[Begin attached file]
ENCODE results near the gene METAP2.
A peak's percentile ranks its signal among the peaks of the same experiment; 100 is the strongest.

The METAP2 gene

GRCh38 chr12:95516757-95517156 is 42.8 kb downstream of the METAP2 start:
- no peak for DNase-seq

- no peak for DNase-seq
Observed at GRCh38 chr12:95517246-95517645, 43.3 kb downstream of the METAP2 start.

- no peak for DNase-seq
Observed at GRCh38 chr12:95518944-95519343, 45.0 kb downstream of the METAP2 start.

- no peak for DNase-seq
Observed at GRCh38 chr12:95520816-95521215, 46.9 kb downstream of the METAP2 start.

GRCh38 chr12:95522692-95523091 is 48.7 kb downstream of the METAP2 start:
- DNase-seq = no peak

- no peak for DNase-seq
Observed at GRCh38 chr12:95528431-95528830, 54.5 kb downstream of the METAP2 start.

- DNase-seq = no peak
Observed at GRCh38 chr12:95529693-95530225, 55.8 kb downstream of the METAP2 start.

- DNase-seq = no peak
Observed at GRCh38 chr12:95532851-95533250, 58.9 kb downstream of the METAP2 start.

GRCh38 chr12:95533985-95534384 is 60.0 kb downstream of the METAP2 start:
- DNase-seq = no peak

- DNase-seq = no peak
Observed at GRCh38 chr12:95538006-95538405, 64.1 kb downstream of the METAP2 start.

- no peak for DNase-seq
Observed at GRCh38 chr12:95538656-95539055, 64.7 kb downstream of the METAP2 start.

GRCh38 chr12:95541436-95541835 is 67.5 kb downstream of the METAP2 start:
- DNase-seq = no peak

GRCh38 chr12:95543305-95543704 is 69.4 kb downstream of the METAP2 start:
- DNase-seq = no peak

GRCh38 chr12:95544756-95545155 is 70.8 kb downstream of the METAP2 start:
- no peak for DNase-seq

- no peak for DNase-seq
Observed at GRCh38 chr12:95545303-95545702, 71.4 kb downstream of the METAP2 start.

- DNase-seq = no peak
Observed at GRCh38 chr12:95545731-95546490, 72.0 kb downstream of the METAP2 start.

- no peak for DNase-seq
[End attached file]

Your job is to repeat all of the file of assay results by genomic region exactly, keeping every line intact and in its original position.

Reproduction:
ENCODE results near the gene METAP2.
A peak's percentile ranks its signal among the peaks of the same experiment; 100 is the strongest.

The METAP2 gene

GRCh38 chr12:95516757-95517156 is 42.8 kb downstream of the METAP2 start:
- no peak for DNase-seq

- no peak for DNase-seq
Observed at GRCh38 chr12:95517246-95517645, 43.3 kb downstream of the METAP2 start.

- no peak for DNase-seq
Observed at GRCh38 chr12:95518944-95519343, 45.0 kb downstream of the METAP2 start.

- no peak for DNase-seq
Observed at GRCh38 chr12:95520816-95521215, 46.9 kb downstream of the METAP2 start.

GRCh38 chr12:95522692-95523091 is 48.7 kb downstream of the METAP2 start:
- DNase-seq = no peak

- no peak for DNase-seq
Observed at GRCh38 chr12:95528431-95528830, 54.5 kb downstream of the METAP2 start.

- DNase-seq = no peak
Observed at GRCh38 chr12:95529693-95530225, 55.8 kb downstream of the METAP2 start.

- DNase-seq = no peak
Observed at GRCh38 chr12:95532851-95533250, 58.9 kb downstream of the METAP2 start.

GRCh38 chr12:95533985-95534384 is 60.0 kb downstream of the METAP2 start:
- DNase-seq = no peak

- DNase-seq = no peak
Observed at GRCh38 chr12:95538006-95538405, 64.1 kb downstream of the METAP2 start.

- no peak for DNase-seq
Observed at GRCh38 chr12:95538656-95539055, 64.7 kb downstream of the METAP2 start.

GRCh38 chr12:95541436-95541835 is 67.5 kb downstream of the METAP2 start:
- DNase-seq = no peak

GRCh38 chr12:95543305-95543704 is 69.4 kb downstream of the METAP2 start:
- DNase-seq = no peak

GRCh38 chr12:95544756-95545155 is 70.8 kb downstream of the METAP2 start:
- no peak for DNase-seq

- no peak for DNase-seq
Observed at GRCh38 chr12:95545303-95545702, 71.4 kb downstream of the METAP2 start.

- DNase-seq = no peak
Observed at GRCh38 chr12:95545731-95546490, 72.0 kb downstream of the METAP2 start.

- no peak for DNase-seq